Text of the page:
Bigger Churches to sponsor smaller Churches

The Anglican Diocese of Niger Delta North, Niger Delta Province Nigeria, on Wednesday June 22, commenced her 2011 Synod, with the Theme: ‘The Caring Church’.

The Eucharist magazine is officially covering the Synod and will be bringing to you reports from our correspondent Daniel Akibor, who will be giving us more on the move by the Diocese to ensure that Bigger Churches sponsor smaller Churches for 2years. Also, we will report the message of Nigeria’s Ambassador to France. Stay in Touch.

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AWAY FROM HOME- By Urenna Ebillah

                                                                                  Urenna Ebillah tells us her experience as a young Christian Student in England         

The very first time I heard someone say that they didn’t believe in God was when I was studying for my A-levels in England. And it was a 14-year old speaking. The thought had never even crossed my mind, having been brought up in a country (Nigeria) where everyone believes in God to an extent, or is at least spiritual in some way. For my studies, I attended a Catholic college and most of the teachers there were atheists or agnostics! Needless to say, most of the students shared the same view. It was very hard for me as a teenager in a foreign country to be amongst so many people that didn’t share the same views that I did, and who would think me very odd if I ever said anything about my beliefs. This made it difficult to make friends and socialise freely.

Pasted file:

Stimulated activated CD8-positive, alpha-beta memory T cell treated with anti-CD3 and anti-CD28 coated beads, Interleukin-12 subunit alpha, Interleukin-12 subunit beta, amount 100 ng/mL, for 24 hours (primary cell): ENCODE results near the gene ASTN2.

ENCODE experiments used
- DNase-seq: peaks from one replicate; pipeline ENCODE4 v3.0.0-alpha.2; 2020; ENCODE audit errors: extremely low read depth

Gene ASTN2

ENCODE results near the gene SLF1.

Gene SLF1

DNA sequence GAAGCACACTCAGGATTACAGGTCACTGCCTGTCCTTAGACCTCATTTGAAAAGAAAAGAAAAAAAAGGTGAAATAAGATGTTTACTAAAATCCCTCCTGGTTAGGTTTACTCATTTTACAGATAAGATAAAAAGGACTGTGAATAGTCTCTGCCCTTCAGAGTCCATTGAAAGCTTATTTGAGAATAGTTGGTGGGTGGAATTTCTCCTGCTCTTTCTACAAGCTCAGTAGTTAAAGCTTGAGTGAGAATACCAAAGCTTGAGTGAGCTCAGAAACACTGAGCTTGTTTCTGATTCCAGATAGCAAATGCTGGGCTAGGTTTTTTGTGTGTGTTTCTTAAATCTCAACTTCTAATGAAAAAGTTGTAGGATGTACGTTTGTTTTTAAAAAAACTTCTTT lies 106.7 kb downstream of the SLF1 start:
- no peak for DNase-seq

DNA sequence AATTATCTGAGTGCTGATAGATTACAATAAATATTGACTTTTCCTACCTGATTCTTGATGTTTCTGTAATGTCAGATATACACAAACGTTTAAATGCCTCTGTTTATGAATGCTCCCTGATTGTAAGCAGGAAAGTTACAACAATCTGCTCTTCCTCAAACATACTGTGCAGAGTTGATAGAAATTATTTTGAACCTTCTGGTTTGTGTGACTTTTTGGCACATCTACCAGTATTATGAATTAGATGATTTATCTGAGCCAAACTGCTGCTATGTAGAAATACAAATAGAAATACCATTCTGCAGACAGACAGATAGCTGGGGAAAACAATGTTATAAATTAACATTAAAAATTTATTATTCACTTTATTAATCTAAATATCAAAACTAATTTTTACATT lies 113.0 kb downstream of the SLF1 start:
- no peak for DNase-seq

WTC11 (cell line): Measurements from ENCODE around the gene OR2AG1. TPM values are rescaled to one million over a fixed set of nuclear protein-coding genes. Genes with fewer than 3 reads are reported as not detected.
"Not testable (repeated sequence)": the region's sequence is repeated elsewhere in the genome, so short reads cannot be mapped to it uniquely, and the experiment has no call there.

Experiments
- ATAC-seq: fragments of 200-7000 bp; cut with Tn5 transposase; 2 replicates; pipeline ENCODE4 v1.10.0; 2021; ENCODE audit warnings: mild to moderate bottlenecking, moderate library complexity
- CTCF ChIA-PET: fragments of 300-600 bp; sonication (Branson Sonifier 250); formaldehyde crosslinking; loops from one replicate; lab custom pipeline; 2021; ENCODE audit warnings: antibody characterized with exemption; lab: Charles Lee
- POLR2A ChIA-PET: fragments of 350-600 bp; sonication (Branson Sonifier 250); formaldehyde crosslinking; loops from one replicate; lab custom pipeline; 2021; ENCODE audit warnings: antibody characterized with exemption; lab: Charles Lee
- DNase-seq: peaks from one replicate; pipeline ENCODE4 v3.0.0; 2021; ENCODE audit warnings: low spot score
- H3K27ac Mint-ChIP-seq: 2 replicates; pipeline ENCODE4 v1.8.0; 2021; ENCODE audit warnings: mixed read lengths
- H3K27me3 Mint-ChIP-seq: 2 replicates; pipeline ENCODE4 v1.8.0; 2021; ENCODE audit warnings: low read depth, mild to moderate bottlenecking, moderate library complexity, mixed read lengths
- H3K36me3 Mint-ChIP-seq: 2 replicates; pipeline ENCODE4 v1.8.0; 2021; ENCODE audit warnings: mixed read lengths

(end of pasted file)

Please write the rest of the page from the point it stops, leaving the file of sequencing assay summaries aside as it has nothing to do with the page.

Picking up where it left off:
I longed very much for fellowship; my host parents were Catholics and attended mass regularly. I went with them a couple of times but soon couldn’t bear it any longer, no offense to my Catholic brothers and sisters! So I didn’t go to church for a whole year. I did visit a few places but just couldn’t find somewhere that I felt comfortable enough to settle down in. It was hard, to say the least. But God was good to me. The following year, I heard about a Pentecostal-like church not too far from where I lived, and I was soon amongst young people that were passionate about their Christian faith. It was so refreshing!

I went on to University, and even though I had the same feelings of nervousness that most first year students had, it wasn’t so bad because at least we were all in the same boat. The good thing about University is that you’re bound to meet all sorts of people, which means you’re more than likely to meet people that are similar to you in some way. I will never forget the day I stepped into the Christian Union hall at my University and saw over a hundred students praising God unashamedly. It was like Heaven! It was so encouraging for me to know that there were a good number of people around that I could relate to, and most of them were quite normal! I got involved straight away and quickly found a church where I served throughout my University days and beyond.